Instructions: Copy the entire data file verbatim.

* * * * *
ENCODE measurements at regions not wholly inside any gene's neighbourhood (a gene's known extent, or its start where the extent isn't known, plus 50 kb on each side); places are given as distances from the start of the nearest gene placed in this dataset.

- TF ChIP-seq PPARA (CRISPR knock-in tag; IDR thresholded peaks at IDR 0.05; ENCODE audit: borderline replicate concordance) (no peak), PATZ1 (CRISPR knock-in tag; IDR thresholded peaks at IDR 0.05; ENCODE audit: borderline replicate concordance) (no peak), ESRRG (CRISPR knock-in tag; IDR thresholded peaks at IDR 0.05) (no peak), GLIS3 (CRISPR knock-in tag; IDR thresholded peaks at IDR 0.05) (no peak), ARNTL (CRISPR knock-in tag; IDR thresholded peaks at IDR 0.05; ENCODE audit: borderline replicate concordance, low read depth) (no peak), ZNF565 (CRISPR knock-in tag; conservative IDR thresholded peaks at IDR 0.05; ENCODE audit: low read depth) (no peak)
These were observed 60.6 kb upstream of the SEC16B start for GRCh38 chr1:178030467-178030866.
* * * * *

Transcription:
ENCODE measurements at regions not wholly inside any gene's neighbourhood (a gene's known extent, or its start where the extent isn't known, plus 50 kb on each side); places are given as distances from the start of the nearest gene placed in this dataset.

- TF ChIP-seq PPARA (CRISPR knock-in tag; IDR thresholded peaks at IDR 0.05; ENCODE audit: borderline replicate concordance) (no peak), PATZ1 (CRISPR knock-in tag; IDR thresholded peaks at IDR 0.05; ENCODE audit: borderline replicate concordance) (no peak), ESRRG (CRISPR knock-in tag; IDR thresholded peaks at IDR 0.05) (no peak), GLIS3 (CRISPR knock-in tag; IDR thresholded peaks at IDR 0.05) (no peak), ARNTL (CRISPR knock-in tag; IDR thresholded peaks at IDR 0.05; ENCODE audit: borderline replicate concordance, low read depth) (no peak), ZNF565 (CRISPR knock-in tag; conservative IDR thresholded peaks at IDR 0.05; ENCODE audit: low read depth) (no peak)
These were observed 60.6 kb upstream of the SEC16B start for GRCh38 chr1:178030467-178030866.